Born in Chicago in 1920, Dempsey J. Travis became a self-made millionaire, one of the country’s most successful black entrepreneurs. He was president and CEO of Travis Realty Co., but his many interests and his intense commitment to the community took him to board positions in the Chicago Historical Society, the Museum of Broadcast Communications, the New Regal Theater Foundation, and Northwestern Memorial Hospital. He was on the governing committee of the Film Center of the School of the Art Institute of Chicago, and was president of the Society of Midland Authors. He authored seven books, one of which helped introduce me to jazz.
I put an excerpt of his autobiography, I Refuse to Learn to Fail, in my book Black Writing from Chicago. His book combines a nostalgic naiveté with an unflinching look at social obstacles as it swings back and forth between Travis’ absolute faith in the promise of success and the difficulty of fulfilling that promise in the face of racism. The book begins with his first hard experience of racism at age five and his mother’s tender response: she pulls out a beautiful black velvet jacket and says he is her beautiful black velvet boy. This sows in him the resolve never to fail. Much later, after experiencing such things as the brutal racism of the army, he gains his first major position as head of the Dearborn Real Estate Board. “At last,” he says, “I had gained the attention of both the white and Black press in Chicago.” Yet he soon realizes that “Prominence in the Black community and professional standing provided no immunity from discrimination by the insurance industry.” His response? Launch a multi-level campaign against red-lining.
Travis himself, who died in 2009, would have quibbled with the term “self-made.” Undergirding his autobiography is, as Harvette Grey says in her introduction, “the conviction that African American communities can be strong…that African American heritage supersedes other issues, such as class.” Chapter 5 begins: “DuSable High School nurtured many talents, including Mayor Harold Washington, Judge William Cousins, Dr. Allen Wright, Dr. Alice Blair and comic Redd Foxx, whose real name was John Elroy Sanford. Nat ‘King’ Cole was in my Spanish class.” Travis was extraordinarily proud of this heritage of success, and thus self-making was always tied to pride in, and commitment to, the Black community.
He was, however, sharply and prophetically critical of many recent trends in the Black Community. For example, here is part of his Epilogue to I Refuse to Learn to Fail that delivers a scathing, saavy critique of the failure of Black role-modeling:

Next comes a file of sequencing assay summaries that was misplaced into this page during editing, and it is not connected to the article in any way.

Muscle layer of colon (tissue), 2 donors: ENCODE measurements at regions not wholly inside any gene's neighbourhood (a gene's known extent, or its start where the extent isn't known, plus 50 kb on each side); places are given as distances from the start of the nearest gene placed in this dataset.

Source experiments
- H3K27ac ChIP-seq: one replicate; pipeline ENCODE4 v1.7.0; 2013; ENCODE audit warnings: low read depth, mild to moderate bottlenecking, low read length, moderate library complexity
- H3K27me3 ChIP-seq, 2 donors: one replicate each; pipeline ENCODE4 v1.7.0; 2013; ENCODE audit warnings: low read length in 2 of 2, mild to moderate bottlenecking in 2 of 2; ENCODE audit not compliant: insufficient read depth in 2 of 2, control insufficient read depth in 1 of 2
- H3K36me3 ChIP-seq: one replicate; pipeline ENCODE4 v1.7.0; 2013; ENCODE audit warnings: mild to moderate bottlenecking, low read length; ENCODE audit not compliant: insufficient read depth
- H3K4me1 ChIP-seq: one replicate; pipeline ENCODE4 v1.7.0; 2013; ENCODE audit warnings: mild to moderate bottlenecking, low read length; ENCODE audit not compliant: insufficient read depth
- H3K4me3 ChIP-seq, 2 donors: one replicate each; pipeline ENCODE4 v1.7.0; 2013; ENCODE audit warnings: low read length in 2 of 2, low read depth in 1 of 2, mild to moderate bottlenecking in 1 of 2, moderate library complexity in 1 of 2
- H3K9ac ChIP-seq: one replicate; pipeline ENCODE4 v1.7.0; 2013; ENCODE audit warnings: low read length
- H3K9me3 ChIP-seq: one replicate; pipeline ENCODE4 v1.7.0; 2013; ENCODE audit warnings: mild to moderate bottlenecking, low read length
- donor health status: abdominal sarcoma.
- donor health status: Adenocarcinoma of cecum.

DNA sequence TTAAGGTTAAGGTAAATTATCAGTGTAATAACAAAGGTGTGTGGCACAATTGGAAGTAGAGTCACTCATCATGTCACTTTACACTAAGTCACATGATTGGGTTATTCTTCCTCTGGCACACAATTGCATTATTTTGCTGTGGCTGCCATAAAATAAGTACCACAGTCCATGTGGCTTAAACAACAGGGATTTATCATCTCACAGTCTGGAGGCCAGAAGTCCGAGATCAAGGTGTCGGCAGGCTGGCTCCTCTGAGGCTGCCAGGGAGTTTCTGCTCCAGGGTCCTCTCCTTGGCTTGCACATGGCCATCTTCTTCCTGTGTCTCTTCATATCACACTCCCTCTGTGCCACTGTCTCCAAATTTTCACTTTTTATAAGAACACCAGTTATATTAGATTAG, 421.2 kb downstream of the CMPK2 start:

“Some of the most powerful and successful of today’s African Americans were yesterday’s urchins. Their springboard from the streets to the suites came through observing or adopting as mentors, even vicariously, the Black achievers who lived next door, down the block, across the street or around the corner. Although restrictive housing covenants, rather than individual preferences, defined where African Americans could live until 1948, the mobility of successful Blacks during the past three decades has created a void in leadership for those who stay in the old neighborhoods. There are few role models left to meet urban youth on the streets of their own communities and encourage them to stay in school and study hard so that they, too, can achieve financial security through legitimate avenues. Role models in the 1990s spring not from the neighborhood, but from TV and movie screens. Young people watching In Living Color see Willie, the coke dealer, looking cool as he drives a Jeep Grand Wagoneer around the school. They identify with Baby Wimp the Pimp, who rides through the streets in his Mercedes Benz 560 SEL to monitor his girls. Who among their elders point out that the real role model on that TV show is Keenen Ivory Wayans, whose comedic talents and fiscal savvy are founded in self-discipline, determination and dedication?
“Many big-money athletes live in white suburbs or in some sections of a city where they are oddities rather than role models. The Black idols jumped ship early, taking their talents, and investment capital away from communities that needed them both. They focus their future on the suburbs in spite of overwhelming evidence that the central urban areas will be the new frontiers of the 21st century.”